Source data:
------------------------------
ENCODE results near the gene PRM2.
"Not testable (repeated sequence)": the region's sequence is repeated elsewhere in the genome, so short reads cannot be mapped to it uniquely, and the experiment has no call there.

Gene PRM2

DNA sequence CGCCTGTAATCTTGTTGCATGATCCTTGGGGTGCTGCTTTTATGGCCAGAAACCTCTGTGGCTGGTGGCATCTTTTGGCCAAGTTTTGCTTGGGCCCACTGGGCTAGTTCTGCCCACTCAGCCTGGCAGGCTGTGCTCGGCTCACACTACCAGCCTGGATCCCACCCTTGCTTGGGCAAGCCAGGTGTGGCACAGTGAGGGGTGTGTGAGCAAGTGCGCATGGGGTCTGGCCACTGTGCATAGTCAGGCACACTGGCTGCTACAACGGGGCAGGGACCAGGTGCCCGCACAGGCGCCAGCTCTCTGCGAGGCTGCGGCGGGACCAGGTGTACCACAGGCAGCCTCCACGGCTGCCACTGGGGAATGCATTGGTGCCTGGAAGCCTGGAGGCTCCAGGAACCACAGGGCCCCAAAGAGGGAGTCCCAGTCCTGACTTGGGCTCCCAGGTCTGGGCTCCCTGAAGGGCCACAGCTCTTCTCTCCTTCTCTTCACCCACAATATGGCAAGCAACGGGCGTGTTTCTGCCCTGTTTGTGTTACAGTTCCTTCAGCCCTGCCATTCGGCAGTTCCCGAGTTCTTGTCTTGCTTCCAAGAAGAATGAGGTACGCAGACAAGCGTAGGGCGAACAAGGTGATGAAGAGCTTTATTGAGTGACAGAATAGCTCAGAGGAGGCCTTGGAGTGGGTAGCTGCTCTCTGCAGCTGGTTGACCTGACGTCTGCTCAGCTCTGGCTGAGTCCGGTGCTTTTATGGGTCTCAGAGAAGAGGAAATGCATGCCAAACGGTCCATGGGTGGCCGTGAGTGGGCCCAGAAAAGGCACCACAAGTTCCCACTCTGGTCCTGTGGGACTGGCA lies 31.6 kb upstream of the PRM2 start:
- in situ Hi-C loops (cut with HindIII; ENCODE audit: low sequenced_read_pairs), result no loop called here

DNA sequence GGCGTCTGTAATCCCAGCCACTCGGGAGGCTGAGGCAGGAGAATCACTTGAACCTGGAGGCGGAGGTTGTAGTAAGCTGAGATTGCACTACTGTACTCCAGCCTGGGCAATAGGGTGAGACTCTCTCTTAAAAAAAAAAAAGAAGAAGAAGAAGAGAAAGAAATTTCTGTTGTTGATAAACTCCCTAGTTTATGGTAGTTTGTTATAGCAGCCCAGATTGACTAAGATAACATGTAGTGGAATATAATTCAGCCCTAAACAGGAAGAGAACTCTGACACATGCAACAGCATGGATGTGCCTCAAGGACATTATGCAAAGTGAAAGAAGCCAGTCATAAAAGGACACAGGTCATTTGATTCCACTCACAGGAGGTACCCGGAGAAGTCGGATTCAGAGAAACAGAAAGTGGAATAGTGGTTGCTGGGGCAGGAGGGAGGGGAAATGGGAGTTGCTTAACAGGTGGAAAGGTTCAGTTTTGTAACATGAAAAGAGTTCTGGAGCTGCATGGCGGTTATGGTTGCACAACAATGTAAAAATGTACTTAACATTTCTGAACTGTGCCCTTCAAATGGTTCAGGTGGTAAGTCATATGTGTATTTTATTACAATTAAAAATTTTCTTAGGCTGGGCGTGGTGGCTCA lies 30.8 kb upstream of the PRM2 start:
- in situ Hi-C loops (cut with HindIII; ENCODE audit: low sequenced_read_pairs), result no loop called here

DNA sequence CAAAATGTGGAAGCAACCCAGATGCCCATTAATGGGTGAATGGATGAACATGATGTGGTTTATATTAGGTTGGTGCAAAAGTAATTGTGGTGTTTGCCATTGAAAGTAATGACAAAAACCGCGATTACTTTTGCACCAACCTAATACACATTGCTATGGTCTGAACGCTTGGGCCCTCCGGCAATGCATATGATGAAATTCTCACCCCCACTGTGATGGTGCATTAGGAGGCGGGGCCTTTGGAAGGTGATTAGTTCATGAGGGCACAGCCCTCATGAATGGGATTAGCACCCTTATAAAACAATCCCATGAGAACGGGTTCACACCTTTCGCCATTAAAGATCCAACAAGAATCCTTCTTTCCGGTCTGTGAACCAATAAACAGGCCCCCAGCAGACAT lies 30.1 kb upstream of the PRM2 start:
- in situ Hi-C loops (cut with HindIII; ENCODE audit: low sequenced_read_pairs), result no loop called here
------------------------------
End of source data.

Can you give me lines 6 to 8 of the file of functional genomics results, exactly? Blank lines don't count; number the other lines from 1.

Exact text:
DNA sequence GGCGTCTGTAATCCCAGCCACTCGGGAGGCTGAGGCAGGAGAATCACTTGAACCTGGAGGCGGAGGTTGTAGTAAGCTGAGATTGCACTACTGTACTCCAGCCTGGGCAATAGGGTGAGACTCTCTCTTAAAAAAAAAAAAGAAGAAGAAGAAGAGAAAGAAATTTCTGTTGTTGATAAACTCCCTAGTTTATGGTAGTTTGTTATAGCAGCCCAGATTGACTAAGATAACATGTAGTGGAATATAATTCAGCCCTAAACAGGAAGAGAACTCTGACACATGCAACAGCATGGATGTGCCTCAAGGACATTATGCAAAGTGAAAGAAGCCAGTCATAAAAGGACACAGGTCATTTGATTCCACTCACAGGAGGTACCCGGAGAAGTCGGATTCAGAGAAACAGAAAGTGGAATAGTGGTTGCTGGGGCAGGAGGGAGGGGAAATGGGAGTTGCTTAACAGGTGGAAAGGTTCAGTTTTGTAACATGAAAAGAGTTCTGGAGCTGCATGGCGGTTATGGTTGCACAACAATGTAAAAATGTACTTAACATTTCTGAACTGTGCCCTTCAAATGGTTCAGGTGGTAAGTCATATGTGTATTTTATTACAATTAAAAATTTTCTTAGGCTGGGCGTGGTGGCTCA lies 30.8 kb upstream of the PRM2 start:
- in situ Hi-C loops (cut with HindIII; ENCODE audit: low sequenced_read_pairs), result no loop called here

DNA sequence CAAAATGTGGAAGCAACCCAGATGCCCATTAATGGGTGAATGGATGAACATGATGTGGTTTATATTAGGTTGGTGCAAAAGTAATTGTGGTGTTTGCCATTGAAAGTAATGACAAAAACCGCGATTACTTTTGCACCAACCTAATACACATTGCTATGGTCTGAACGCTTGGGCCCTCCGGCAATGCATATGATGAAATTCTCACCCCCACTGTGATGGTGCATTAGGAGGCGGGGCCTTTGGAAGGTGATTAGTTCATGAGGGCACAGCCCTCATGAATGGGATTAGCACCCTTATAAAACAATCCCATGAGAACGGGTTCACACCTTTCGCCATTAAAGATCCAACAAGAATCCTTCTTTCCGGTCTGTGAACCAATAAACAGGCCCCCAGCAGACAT lies 30.1 kb upstream of the PRM2 start: